Sleep Profile in Patients With Chronic Opioid Abuse: A Polysomnographic Evaluation in an Egyptian Sample

  title={Sleep Profile in Patients With Chronic Opioid Abuse: A Polysomnographic Evaluation in an Egyptian Sample},
  author={Tarek Asaad and Mohamed H. Ghanem and Afaf M. Abdel Samee and Mahmood M. El–Habiby},
  journal={Addictive Disorders \& Their Treatment},
BackgroundSleep disturbances occur in various stages of substance abuse, which might have a significant impact on the treatment success. Despite this fact, the number of researches studying sleep in substance abuse patients is relatively scarce. ObjectivesTo study the profile of sleep in opioid abusers, after the period of detoxification, highlighting whether there is a remote effect of opioid abuse on sleep or not, exploring the nature of such sleep disturbances, if present. MethodologyThe… 

Sleep Profile in Opioid Dependence: A Polysomnographic Case–Control Study

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The sleep problems in buprenorphine-maintained patients seem to be independent of substance use and treatment-related attributes, and no significant difference was found between the 2 groups.

The Relevance of Dual Diagnoses among Drug-Dependent Patients with Sleep Disorders

There is evidence of a harmful association between dual disorder and sleep disorders, and outpatients had more difficulty falling asleep because, in many cases, they had not previously sought any medical assistance.

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Subjective sleep complaints in patients attending a substance use disorder clinic.

Sleep problems are common amongst patients attending the opioid replacement treatment programme and measures to ensure a holistic management of complaints are suggested.

Crosstalk between Sleep Disturbance and Opioid Use Disorder: A Narrative Review

The effects of sleep problems on the occurrence of unpleasant consequences in addiction management, such as craving and relapse in OCD patients, were highlighted.

A narrative review: The effects of opioids on sleep disordered breathing in chronic pain patients and methadone maintained patients.

CSA and OSA are common in MMPs and chronic pain patients on opioids, and higher opioid doses appear to be a risk factor for CSA, and to a lesser extent OSA.

Effects of abstinence from opioids on self-reported craving and sleep

Abstract Abstinence-based treatment of opioid use disorder has always been faced with the probability of an increase in craving, which potentially results in relapse. Moreover, sleep problems are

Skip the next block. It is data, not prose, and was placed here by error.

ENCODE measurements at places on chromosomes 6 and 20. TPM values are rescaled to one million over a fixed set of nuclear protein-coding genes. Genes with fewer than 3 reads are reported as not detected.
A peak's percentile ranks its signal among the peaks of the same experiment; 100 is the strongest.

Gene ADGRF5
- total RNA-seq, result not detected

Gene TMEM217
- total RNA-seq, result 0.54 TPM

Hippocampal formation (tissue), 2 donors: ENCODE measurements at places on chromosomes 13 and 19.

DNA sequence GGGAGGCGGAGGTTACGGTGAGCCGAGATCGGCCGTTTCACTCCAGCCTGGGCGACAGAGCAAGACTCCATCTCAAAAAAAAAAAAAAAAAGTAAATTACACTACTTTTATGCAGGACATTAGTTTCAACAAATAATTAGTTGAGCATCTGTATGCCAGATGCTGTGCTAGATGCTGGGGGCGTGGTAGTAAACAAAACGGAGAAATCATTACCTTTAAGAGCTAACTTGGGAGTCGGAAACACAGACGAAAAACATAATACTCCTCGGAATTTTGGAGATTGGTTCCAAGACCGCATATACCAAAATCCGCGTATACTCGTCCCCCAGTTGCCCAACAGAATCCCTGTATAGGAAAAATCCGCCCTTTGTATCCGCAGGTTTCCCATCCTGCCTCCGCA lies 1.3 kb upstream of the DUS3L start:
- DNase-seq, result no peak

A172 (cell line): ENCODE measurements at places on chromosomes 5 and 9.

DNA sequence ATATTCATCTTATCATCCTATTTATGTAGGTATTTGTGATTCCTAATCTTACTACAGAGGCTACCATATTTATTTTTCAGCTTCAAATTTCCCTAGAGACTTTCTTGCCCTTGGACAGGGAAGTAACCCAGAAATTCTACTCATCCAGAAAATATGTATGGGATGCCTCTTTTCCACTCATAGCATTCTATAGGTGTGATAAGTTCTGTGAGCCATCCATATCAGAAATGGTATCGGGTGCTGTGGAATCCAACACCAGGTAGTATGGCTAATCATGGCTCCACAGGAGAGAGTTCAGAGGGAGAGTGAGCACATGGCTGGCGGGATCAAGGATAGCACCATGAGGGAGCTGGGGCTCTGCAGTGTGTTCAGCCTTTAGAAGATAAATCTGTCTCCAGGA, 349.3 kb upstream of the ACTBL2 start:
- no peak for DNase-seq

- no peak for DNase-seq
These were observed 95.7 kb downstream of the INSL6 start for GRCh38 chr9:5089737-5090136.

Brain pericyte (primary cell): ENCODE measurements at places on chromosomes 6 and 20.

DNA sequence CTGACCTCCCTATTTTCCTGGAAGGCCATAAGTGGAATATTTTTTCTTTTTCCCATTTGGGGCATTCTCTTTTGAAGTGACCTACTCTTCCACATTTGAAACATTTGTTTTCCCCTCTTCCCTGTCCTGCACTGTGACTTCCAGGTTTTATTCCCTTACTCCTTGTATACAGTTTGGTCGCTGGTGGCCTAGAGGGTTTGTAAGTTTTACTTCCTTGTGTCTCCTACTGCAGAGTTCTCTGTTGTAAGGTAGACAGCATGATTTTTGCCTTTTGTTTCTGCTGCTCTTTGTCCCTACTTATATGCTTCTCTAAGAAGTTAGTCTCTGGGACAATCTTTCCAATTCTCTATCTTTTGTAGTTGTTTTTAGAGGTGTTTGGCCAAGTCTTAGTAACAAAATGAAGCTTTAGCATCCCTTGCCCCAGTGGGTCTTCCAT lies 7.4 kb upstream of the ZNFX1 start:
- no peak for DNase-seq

The Sociodemographic and Clinical Characteristics of Tramadol Dependence Among Egyptians and Their Relationship to the Associated Insomnia

It is found that insomnia is common in subjects suffering from tramadol dependence and is associated with dose, duration, and severity of tramadols dependence.



Variables associated with perceived sleep disorders in methadone maintenance treatment (MMT) patients.

Insomnia, self-medication, and relapse to alcoholism.

Investigation of the frequencies of insomnia and its self-medication with alcohol in a group of alcoholic patients, as well as the relationship of these variables to alcoholic relapse found insomnia remained a robust predictor of relapse after application of logistic regression analysis to control for other variables.

Subjective daytime sleepiness and daytime function in patients on stable methadone maintenance treatment: possible mechanisms.

Patients on stable MMT have normal subjective daytime sleepiness but impaired daytime function that partially relates to depression, and changes in sleep architecture, presence of CSA, and blood methadone concentrations do not significantly affect subjective daytimeSleepiness and daytime function in these patients.

Sleep-disordered breathing and chronic opioid therapy.

The dose-response relation of sleep apnea to methadone and benzodiazepines calls for increased vigilance.

Sleep problems reported by patients entering opioid agonist treatment.

Characterization of Substance Abuse Patients Presenting for Treatment at a University Psychiatric Hospital in Cairo, Egypt

Opiates were the major drug problem for most of patients, representing 75% of cases, whereas barbiturates, stimulants, hallucinogens, and inhalants were rarely found to be the majorDrug problem for patients, and injection was a significant problem for heroin users that needs to be addressed in treatment programs.

The effect of opioids on sleep architecture.

Single doses of oral opioid medications can significantly affect sleep architecture in healthy adults, and observed reductions in slow-wave sleep following opioid administration may have important implications for the pathogenesis of opioid-use related fatigue.

Effects of chronic treatment with methadone and naltrexone on sleep in addicts

Compared with methadone and controls, the naltrexone (μ-opioid antagonist) group showed the shortest sleep latency and the longest total sleep time, indicating that μ-agonists and μ-antagonists have different effects on sleep.

Central sleep apnea in stable methadone maintenance treatment patients.

Thirty percent of stable MMT patients have CSA, a minority of which can be explained by blood methadone concentration, and other physiologic variables may also play a role in the pathogenesis of CSA in M MT patients, and further research is indicated.